Popcorn codes, superpets, plastic made from milk – it’s the Big Top for boffins

Up to 20,000 attend annual NUI Galway science and technology event

Try drawing a straight line through a mirror, cracking popcorn’s code and learning how to transform milk into plastic. Or taking cognitive tests, comparing the molecular volume of water with alcohol, and mending a few broken hearts – all before second breakfast.

Such was the atom-splitting atmosphere at NUI Galway when thousands of children and their adults converged on campus for the annual Galway Science and Technology Festival Exhibition on Sunday.

Now in its 16th year, the “Big Top for boffins”, as it has been dubbed, matches up students from primary to postgraduate level with academics and professionals attached to institutions and companies in the region.

Satellite-building, genetic breeding of “superpets”, origami’s application to medical diagnostics and the wonders of marine science were among the workshop themes found in schools over the past fortnight, culminating in the one-day exhibition at the university.


Simple experiments

Over in the Aula Maxima building, a team from Galway Neuroscience Centre had set up eight stations, with simple experiments ranging from retina-mapping to sensation perception. “We’re pretty multidisciplinary,” said Dr Una FitzGerald, of the master’s programme in biomedical science, with students from pharmacy, anatomy, physiology, regenerative medicine and psychology all on hand to explain their work.

Among them were PhD students Avril Hand, Corinna Stewart and Naomi du Bois from NUI Galway’s school of psychology, who used optical illusions and “Corsi block-tapping tests” to assess visual memory skills. The more that is known about how the brain acts normally, they explained, the more information is available for therapy, such as working with stroke victims or creating new software.

Medtronic’s mock hospital surgery was the “honeytrap” in Bailey Allen Hall, with queues of would-be surgeons waiting patiently for a bit of fun with white coats and forceps. Among them were Isabelle Griffin (six), from Loughrea, and Roisín Gray (five), from Galway city, chatting and chuckling as they whipped out vital organs from their virtual patient.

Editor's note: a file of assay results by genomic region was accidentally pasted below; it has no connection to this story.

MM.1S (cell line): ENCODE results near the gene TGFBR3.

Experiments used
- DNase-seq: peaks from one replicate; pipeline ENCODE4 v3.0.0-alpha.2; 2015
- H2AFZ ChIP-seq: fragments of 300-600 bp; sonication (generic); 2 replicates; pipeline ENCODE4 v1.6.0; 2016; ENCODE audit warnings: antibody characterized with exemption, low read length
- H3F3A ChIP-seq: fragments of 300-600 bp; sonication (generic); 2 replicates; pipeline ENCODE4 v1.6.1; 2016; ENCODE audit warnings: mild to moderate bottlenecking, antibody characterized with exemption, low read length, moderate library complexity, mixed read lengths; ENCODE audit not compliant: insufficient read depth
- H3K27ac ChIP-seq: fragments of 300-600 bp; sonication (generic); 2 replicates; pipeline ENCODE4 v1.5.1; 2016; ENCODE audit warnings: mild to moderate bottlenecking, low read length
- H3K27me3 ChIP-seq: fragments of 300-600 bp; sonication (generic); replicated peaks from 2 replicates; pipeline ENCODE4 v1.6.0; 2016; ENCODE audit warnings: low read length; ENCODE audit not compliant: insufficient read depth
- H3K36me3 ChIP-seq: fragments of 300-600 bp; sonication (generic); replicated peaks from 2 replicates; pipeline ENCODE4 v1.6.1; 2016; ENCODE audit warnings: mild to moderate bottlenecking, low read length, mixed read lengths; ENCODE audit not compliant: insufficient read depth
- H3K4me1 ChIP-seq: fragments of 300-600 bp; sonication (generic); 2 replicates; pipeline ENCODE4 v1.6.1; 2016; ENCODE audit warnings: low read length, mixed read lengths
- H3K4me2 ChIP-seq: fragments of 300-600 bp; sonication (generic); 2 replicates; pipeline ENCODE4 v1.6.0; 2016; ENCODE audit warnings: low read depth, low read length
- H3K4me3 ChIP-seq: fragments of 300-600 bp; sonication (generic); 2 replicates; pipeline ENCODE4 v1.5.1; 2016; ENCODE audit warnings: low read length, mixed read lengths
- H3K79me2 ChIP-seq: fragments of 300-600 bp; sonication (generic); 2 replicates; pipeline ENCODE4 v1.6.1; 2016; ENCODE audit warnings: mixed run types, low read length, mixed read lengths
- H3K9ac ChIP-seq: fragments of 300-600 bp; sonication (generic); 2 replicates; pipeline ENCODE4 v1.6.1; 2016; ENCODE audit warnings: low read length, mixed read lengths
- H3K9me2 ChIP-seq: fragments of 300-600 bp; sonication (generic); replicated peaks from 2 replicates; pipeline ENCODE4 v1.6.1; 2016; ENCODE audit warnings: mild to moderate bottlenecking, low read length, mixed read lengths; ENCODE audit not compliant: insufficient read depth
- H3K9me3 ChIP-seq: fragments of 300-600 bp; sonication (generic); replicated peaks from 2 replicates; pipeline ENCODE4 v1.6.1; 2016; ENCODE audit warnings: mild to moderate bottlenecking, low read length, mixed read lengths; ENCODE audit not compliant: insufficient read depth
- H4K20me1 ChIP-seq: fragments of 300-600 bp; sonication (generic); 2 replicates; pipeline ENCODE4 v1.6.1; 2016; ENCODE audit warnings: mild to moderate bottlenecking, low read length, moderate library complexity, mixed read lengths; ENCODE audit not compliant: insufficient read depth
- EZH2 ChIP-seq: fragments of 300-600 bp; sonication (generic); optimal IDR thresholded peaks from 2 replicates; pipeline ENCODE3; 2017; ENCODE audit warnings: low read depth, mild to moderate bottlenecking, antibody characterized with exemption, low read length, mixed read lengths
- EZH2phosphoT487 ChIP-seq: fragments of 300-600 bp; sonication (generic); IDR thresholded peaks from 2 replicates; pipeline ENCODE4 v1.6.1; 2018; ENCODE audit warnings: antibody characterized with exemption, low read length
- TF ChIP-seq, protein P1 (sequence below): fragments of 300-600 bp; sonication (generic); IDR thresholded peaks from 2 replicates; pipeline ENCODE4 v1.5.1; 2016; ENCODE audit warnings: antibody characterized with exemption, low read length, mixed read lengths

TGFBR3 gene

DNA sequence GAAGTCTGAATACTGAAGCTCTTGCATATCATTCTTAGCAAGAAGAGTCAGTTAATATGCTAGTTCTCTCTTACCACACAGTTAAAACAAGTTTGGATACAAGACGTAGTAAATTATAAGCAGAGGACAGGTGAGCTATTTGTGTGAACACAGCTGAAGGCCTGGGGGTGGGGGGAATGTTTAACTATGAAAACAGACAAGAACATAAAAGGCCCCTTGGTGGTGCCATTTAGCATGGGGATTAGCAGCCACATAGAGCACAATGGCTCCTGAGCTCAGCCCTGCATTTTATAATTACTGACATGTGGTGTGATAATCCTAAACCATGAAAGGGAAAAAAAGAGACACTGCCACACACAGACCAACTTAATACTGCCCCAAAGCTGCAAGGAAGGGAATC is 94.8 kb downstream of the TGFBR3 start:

Thomas McHugh (11) and fellow pupils from Milltown National School, Co Galway, were set on lassoing passing adults to test their mathematical skills. “Do five sums in a row and you’ll get through to the next round,” said McHugh, who added that his school is an enthusiastic follower of the not-for-profit online Khan Academy. He pointed proudly to a silver trophy, won by the school in the Khan Academy’s MATHletes Challenge online tournament.

Three projects

Treasa Uí Lochlainn’s crew from Carraroe’s Scoil Chuimsitheach Chiaraín had three projects on show. Second-year pupils Áine Ní Chualáín (14) and Amanda Tierney (13) had researched the popping consistency of four brands of popcorn, winning the best-presentation award in their school’s own Halloween science fair.

“The reason it pops is because there is a bubble of water in each kernel,” Ní Chualáín said, pointing out that it has to be heated to 347 degrees.

Fellow Carraroe student Aideen NÍ Chnaimhsí, had researched the molecular consistency of different liquids, while Killian Ó Suilleabháin and Diarmuid MacDonncha had made plastic out of milk, thus proving that it could provide a substitute for crude oil.

"It's just superb," former junior science minister and festival founder Noel Treacy proclaimed as he handshook his way around the hall with festival chairman Tom Hyland. The event's organisers calculated that some 20,000 had voted, once again, for citizen science.

Lorna Siggins

Lorna Siggins

Lorna Siggins is the former western and marine correspondent of The Irish Times